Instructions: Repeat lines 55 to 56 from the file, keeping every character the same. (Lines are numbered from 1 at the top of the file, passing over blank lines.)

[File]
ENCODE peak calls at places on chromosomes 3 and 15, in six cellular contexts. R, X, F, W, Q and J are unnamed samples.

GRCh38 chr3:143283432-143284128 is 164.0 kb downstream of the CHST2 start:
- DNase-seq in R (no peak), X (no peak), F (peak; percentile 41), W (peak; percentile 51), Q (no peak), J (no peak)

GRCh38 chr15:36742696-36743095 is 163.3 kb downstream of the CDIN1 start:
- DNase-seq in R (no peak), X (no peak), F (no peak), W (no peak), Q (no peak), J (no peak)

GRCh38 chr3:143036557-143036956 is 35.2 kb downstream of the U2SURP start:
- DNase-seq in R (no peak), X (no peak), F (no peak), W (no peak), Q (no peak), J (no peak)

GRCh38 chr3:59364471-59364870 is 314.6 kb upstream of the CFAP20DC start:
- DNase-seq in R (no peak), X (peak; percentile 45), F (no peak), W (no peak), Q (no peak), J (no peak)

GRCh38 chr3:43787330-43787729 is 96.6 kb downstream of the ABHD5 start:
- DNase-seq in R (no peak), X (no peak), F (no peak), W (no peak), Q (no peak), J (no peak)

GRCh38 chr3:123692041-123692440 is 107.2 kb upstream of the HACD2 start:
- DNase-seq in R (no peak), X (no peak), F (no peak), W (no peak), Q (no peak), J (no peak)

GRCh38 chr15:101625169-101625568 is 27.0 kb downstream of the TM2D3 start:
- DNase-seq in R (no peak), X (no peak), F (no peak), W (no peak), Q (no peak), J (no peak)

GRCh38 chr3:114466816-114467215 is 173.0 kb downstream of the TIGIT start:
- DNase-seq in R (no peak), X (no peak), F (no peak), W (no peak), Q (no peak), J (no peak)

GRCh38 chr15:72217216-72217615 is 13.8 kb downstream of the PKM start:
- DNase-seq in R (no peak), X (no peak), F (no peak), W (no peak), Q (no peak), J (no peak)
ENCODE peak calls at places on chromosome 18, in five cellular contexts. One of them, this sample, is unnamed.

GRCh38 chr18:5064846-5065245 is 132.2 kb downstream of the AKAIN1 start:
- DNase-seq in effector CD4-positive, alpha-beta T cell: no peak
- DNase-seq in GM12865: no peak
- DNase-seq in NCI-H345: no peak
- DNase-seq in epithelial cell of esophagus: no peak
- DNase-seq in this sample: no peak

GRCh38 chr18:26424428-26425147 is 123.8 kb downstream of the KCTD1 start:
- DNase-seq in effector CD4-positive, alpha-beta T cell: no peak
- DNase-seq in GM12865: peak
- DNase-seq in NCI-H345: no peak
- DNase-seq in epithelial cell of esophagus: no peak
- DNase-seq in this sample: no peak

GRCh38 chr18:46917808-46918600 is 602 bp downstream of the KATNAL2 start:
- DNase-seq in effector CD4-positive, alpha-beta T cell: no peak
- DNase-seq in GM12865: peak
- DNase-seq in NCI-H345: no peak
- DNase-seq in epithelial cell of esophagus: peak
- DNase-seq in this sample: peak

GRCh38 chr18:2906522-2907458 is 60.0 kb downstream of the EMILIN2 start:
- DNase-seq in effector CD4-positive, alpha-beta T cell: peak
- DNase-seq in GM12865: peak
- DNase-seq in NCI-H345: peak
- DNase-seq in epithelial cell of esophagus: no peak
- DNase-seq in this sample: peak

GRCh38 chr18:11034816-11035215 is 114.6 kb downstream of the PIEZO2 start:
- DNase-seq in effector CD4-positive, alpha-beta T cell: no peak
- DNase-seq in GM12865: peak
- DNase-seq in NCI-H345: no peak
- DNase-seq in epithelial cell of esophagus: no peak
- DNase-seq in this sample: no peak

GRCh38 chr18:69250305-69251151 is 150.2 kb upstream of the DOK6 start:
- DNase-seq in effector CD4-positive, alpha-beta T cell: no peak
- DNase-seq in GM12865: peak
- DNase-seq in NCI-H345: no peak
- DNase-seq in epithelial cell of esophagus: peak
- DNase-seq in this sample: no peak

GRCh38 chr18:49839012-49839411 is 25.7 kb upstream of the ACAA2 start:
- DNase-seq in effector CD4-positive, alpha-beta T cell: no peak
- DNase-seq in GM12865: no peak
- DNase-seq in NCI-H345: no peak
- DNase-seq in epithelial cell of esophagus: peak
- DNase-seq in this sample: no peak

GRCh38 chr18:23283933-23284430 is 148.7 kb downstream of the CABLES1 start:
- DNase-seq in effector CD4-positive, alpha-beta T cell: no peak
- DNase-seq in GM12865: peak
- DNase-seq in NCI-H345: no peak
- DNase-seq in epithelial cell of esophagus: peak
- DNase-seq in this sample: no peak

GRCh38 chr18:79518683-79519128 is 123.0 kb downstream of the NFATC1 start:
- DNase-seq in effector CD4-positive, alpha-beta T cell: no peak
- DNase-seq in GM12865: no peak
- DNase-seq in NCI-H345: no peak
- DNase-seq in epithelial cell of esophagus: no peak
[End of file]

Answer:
- DNase-seq in epithelial cell of esophagus: peak
- DNase-seq in this sample: no peak